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Why Am I So Stuffy?

By TJ Williams, DC, PhD

We frequently see patients who report suffering from constant sinus issues. Congestion, stuffiness, runny nose, post nasal drip, and other sinus problems… these are all caused by inflammation. Inflammation is part of the body’s natural defense system. So the question becomes, what is causing inflammation in the body?

Instead of covering up these symptoms with allergy meds and decongestants, Functional Medicine aims to get to the root cause. Let’s take a look at where this inflammation could be coming from.

Food Sensitivities: I often find that eliminating hidden food sensitivities can help get rid of troubling symptoms. When most people think of food sensitivities, they usually imagine someone eating a peanut and ending up in the emergency room with a swollen tongue, hives and difficulty breathing. That’s what is called an immediate allergy (also known as an IgE hypersensitivity reaction). This is very serious but thankfully, not common. There is another type of reaction to foods that is much less dramatic and deadly — but still very troublesome. It is called a delayed allergy (IgA or IgG delayed hypersensitivity reaction). This reaction is much more common and creates a lot of suffering for millions of people. This type of delayed reaction can cause symptoms anywhere from a few hours to a few days after ingestion. So, my first recommendation is to get tested for food sensitivities, which you can do through a functional medicine practitioner. While there are companies that now offer food sensitivity tests to the general public without the need for an ordering physician, in our experience these tests are frequently inaccurate.
If you do not want to get a food sensitivity test, you can try an elimination diet to try to uncover hidden food sensitivities. While everyone is different, there are some foods that irritate the immune system more than others. These include gluten (wheat, barley, rye, oats, spelt, kamut), dairy (milk, cheese, butter, yogurt), corn, eggs, soy, nuts, nightshades (tomatoes, bell peppers, potatoes, eggplant), citrus and yeast (baker’s yeast, brewer’s yeast and fermented products).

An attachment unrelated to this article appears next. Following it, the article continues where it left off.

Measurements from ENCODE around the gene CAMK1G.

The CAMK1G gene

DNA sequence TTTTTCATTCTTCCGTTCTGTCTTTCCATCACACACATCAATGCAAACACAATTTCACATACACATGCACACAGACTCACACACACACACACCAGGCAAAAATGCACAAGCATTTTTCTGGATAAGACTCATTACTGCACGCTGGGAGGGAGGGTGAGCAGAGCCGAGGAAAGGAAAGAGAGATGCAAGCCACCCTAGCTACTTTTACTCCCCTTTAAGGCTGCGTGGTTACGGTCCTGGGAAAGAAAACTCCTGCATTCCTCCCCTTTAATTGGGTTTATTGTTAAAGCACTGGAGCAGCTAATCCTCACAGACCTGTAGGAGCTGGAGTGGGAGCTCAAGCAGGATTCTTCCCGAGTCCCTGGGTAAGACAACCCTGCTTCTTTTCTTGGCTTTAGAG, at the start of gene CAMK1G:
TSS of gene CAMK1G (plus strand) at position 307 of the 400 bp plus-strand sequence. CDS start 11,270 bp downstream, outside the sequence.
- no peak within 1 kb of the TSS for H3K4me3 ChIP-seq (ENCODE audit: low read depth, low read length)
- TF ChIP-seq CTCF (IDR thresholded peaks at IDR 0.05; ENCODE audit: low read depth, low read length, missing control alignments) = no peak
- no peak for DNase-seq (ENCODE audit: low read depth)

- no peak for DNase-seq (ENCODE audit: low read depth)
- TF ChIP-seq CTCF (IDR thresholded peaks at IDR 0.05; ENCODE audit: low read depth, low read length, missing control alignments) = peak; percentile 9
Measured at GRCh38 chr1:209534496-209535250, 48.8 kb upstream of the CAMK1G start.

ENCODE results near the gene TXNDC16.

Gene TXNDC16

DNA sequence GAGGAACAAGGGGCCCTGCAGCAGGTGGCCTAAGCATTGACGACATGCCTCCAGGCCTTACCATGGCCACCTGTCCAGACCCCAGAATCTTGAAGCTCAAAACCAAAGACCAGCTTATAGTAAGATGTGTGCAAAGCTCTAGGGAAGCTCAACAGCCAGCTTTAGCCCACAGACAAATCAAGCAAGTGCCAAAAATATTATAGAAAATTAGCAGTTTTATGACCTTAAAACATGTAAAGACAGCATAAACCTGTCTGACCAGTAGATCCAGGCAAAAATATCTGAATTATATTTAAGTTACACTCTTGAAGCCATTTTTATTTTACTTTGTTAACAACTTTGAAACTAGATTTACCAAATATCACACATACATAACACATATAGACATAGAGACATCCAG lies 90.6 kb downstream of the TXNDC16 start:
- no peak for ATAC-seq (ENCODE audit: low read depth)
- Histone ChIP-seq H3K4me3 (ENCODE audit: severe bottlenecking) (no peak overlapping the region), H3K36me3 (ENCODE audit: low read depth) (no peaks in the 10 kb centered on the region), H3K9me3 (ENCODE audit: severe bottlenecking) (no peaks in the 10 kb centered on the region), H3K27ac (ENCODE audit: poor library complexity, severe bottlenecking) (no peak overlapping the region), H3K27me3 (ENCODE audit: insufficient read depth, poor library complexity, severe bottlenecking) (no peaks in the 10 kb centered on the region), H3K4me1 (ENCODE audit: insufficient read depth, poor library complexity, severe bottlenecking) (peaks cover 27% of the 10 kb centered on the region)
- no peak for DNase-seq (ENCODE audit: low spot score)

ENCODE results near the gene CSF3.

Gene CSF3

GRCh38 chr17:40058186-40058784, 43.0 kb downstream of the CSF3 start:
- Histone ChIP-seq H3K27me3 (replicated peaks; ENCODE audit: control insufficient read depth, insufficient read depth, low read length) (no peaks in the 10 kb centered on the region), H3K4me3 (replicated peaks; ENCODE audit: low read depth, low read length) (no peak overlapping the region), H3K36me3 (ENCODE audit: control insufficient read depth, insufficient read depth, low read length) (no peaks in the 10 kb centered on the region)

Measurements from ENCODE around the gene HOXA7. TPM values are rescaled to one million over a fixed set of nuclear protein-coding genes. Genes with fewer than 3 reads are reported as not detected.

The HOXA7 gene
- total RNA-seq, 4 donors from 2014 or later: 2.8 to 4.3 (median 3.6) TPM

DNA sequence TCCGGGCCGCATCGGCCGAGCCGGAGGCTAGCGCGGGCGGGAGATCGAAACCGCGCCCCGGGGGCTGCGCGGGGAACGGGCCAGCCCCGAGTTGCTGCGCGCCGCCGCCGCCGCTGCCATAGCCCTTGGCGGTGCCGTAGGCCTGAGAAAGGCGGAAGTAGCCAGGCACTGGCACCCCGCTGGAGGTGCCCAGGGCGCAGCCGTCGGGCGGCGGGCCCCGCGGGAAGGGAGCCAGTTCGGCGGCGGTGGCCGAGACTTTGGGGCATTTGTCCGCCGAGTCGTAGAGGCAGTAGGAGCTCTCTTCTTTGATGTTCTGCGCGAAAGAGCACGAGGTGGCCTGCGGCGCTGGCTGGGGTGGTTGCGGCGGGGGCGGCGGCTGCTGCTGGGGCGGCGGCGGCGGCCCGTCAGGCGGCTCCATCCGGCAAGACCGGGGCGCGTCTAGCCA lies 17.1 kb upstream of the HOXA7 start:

Supplement Wisely: There are a few supplements that I recommend for sensitivities once the foods are removed. Probiotics, which provide good bacteria to improve digestion and reduce inflammation. Other gut-healing nutrients include glutamine, zinc, curcumin and fish oil. I always recommend a high-quality multivitamin. Quercetin (which has anti-inflammatory and anti-histamine properties) and nettles can also relieve symptoms from allergies.

Heal Your Gut: Following a gut-healing protocol can be a very powerful tool in getting to the bottom of symptoms like a stuffy nose. Hidden or chronic infections, such as viruses, bacteria, yeasts or parasites could absolutely be the culprit. I’ve seen so many patients who have gotten rid of post-nasal drip and sinus issues when they treated yeast or bacterial overgrowth in the body. So, in addition to going on an elimination diet and getting tested for allergies, I highly recommend working with a Functional Medicine practitioner to see if there are any deeper imbalances in the gut.

If you would like more information regarding any of the treatments, therapies, or services offered at The Institute of Natural Health, please contact us at (314) 293-8123 or visit us at the theinstituteofnaturalhealth.com. Dr. TJ Williams is the Clinic Director for the Institute of Natural Health and the host of the radio program Wellness 101, which provides common-sense, science-based strategies for a healthy life. Wellness 101 airs Sundays at 3:00pm on FM NewsTalk 97.1.

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